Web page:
Getting good at something is hard, even if you love it. The constant repetition can make it a chore, but don’t despair young storytellers, I’m here to tell you there are exceptions. Let’s take writing for example, what if I told there’s an activity that can help you become an amazing writer and it’s also lots of fun? Well, this miraculous activity exists and it’s called roleplaying games.
For those of you that are skeptical about this let me tell you that it’s quite common. Writers like George R.R. Martin and China Miéville started with roleplaying games before making the jump to professional writers. Now if that’s not proof that being a rolepaying geek pays off I don’t know what it is.
The question is then, how does roleplaying help someone become a writer? Before we go on, know that being a player helps, but if you’re really set on becoming a writer then you must step up and became the one directing the game, or game master. Sure, it’s more work, but consider that you have now a group of helpless vict…I mean enthusiastic adventurers to experiment on. That power feels good, trust me. Each step in the creation of a roleplaying game teaches an essential skill for designing stories. Here are the most important ones.
During the character creation process, the young writer learns how to breathe life into the characters of a story, or in other words, characters that are a bit more complex, and interesting, than a single adjective, like Erik the Brave.
Questions are the best way to start: What are their motivations? What was their past? What is their profession? Do they have any enemies? With these questions, the character only known as Erik the Brave becomes Erik the brave warrior who’s hunting the bandit leader who killed his family.
It is all about learning how to turn the characters from simple concepts to full-fledged people. That is how the young writer makes the characters in their stories relatable to the readers.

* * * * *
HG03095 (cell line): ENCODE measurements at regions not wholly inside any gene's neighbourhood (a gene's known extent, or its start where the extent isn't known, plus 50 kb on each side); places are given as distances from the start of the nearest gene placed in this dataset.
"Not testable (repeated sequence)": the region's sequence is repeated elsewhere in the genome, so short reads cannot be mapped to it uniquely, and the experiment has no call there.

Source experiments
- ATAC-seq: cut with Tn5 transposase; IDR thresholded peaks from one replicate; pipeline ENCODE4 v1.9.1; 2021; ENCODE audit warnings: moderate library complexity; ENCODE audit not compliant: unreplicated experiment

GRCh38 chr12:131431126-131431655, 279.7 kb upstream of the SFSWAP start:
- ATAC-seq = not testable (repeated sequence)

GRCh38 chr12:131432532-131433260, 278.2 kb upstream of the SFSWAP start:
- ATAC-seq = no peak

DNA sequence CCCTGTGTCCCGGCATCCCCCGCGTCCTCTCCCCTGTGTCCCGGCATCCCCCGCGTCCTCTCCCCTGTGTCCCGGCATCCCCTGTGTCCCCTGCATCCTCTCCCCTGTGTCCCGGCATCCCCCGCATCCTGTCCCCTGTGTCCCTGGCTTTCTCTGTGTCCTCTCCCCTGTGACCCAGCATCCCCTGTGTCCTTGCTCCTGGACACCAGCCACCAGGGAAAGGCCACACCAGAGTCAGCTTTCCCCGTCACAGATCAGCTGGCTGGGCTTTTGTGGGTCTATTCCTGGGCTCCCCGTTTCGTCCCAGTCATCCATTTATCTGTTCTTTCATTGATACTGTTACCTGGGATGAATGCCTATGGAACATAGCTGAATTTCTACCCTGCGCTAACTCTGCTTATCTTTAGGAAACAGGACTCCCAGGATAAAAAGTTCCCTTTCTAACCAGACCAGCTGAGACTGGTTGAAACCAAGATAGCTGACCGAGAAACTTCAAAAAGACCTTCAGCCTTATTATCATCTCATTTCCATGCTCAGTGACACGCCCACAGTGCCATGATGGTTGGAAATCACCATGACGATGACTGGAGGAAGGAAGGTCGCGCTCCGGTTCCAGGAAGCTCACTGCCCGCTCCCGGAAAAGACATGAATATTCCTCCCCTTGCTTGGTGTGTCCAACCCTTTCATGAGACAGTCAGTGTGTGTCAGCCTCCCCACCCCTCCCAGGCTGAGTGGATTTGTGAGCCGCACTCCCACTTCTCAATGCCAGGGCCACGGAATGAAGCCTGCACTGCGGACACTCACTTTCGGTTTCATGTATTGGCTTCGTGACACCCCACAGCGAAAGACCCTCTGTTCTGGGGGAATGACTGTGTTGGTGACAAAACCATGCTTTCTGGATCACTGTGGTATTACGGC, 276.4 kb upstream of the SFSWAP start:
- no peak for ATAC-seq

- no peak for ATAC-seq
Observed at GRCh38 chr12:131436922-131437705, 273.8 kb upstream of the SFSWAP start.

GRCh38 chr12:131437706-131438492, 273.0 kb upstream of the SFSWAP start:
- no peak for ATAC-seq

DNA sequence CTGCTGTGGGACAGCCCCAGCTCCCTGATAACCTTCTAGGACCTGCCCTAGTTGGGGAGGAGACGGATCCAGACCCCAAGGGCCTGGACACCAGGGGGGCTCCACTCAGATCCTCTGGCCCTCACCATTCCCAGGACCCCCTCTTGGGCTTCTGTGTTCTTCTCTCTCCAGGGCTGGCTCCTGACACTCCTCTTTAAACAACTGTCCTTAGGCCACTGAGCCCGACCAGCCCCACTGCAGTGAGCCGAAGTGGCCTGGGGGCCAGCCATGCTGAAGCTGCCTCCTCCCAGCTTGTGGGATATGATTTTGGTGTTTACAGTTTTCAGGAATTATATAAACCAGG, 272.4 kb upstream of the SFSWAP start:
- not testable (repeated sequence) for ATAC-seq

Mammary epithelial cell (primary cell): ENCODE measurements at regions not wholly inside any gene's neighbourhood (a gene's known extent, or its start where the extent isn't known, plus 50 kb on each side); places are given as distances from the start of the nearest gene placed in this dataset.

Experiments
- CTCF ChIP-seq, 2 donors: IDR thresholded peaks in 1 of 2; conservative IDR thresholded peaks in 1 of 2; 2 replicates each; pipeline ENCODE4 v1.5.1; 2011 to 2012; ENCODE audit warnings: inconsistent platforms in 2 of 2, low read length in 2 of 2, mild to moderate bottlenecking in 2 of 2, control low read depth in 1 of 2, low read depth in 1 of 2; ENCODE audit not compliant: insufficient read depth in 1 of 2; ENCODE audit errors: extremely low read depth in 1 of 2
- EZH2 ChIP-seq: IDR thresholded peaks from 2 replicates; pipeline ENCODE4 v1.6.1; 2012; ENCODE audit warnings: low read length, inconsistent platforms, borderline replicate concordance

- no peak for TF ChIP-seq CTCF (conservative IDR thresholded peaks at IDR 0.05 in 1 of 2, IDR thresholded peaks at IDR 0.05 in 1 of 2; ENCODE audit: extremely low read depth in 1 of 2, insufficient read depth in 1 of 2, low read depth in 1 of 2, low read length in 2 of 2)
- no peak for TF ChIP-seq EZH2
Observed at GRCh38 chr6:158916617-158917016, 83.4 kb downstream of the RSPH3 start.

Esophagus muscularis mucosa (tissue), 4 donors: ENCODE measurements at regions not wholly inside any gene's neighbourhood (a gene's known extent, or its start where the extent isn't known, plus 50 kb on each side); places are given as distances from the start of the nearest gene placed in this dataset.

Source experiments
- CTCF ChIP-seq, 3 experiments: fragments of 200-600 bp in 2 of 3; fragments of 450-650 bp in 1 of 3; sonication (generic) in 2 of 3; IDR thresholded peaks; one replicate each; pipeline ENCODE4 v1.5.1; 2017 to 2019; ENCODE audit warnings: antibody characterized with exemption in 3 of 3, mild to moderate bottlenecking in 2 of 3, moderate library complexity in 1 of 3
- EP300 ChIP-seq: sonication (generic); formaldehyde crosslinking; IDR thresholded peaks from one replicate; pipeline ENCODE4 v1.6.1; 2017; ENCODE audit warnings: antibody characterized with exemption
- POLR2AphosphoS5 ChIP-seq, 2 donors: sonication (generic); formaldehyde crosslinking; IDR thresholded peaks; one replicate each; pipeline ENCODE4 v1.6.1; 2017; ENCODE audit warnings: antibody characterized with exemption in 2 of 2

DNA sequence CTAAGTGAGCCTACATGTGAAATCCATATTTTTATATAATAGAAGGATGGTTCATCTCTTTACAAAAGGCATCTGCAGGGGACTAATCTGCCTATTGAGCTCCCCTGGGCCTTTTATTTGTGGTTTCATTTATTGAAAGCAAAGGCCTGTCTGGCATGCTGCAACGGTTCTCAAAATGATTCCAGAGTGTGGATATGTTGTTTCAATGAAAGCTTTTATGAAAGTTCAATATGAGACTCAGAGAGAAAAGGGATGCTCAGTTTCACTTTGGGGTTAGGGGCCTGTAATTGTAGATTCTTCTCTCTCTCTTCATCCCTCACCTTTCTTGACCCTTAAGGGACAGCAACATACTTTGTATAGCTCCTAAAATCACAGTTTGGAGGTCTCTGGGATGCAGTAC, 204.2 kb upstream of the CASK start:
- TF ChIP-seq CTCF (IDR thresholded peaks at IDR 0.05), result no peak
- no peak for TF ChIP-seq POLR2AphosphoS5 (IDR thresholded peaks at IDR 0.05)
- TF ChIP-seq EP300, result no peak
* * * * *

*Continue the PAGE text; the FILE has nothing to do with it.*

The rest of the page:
Stories do not happen in a vacuum and the setting it is in many ways another character of the story. The circumstances of a world (law, physics, culture, races, etc…) are going to influence the characters, and they affect the world in return.
Many roleplaying games include a crafted world in which the stories happen, but the majority also include tools to modify this world, and even create new ones from scratch. That is called worldbuilding, and it is another key instrument for the writer. So put in some effort when you start designing, or modifying, the world. You need to flex your creative muscles, and no other activity forces you to imagine so much as worldbuilding.
Then we have the story itself. It’s the exciting experience that you’re going to force your players go through, hopefully.
Questions are also a good way to start building the story. What is the inciting incident that propels the characters into action? Why does it matter to them? Who was responsible for it and why did they do it? What are the characters going to do about it?
For example, a thief is under orders from an evil wizard who needs the family amulet to cast a spell that will give him vast power. The store owner needs that amulet back because it is tied to the life of the land, without which the village will die. He and his friends decide to go on a quest to retrieve it.
With just a couple of simple questions, we have built an entire story ready to be told.
After everything is done, the only thing left to do is to test the story with your group of players. They can help the young writer by pointing out inconsistencies in the story, boring pacing, inconsistent elements, and offering exciting new ideas as to where to take the story. This interactivity is the most valuable part of the roleplaying game as it provides feedback in real time.
At least that’s the theory, players are known for driving the game master nuts or into a frenzied rage, but for the sake of optimism let’s assume everything goes well.
And with that last part I have this to say to any young writer: get some friends, pick a game, grab some dice, and start learning how to tell amazing stories, or at least gain the virtue of saintly patience.